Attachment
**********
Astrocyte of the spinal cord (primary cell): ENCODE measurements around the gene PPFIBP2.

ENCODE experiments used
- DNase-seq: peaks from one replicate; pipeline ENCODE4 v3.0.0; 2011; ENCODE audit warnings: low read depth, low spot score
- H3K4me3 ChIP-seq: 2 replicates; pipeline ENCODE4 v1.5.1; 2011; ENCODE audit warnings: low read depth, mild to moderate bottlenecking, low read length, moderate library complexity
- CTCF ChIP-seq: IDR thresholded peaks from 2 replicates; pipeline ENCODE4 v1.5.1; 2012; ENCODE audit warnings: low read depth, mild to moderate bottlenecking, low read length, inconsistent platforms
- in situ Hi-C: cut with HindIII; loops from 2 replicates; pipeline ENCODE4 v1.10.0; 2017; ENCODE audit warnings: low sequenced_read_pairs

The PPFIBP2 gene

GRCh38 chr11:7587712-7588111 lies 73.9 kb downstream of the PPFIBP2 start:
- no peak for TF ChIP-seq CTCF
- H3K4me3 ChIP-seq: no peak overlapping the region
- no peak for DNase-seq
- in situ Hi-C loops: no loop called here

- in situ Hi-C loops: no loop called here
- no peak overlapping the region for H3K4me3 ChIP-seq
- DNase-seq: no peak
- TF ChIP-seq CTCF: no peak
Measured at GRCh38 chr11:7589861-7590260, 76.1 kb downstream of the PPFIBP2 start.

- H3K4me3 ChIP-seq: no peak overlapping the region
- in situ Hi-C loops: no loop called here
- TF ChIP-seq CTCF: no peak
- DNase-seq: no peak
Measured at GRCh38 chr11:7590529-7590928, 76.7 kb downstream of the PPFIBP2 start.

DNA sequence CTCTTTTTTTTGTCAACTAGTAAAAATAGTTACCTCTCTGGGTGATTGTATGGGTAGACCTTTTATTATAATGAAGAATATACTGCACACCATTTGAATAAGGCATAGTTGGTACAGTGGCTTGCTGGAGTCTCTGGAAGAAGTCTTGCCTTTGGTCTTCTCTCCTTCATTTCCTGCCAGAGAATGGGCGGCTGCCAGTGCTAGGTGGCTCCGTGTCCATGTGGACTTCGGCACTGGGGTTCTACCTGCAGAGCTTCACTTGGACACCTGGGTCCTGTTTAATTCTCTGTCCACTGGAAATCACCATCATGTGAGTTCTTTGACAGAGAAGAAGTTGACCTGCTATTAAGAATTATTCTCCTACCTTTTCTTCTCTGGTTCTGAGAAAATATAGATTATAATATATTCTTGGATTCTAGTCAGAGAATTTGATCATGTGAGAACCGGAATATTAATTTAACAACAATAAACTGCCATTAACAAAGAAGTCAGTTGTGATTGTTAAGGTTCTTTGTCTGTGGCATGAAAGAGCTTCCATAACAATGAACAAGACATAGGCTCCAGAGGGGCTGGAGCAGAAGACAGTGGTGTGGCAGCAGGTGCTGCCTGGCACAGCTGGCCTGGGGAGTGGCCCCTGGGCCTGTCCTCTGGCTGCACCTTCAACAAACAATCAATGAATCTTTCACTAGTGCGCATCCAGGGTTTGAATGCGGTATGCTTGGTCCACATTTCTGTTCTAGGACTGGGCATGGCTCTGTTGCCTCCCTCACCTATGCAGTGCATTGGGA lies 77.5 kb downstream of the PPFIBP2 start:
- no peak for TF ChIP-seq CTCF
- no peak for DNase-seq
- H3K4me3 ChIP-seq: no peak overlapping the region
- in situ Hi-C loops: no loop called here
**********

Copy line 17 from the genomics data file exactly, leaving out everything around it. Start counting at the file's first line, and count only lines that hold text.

Measured at GRCh38 chr11:7589861-7590260, 76.1 kb downstream of the PPFIBP2 start.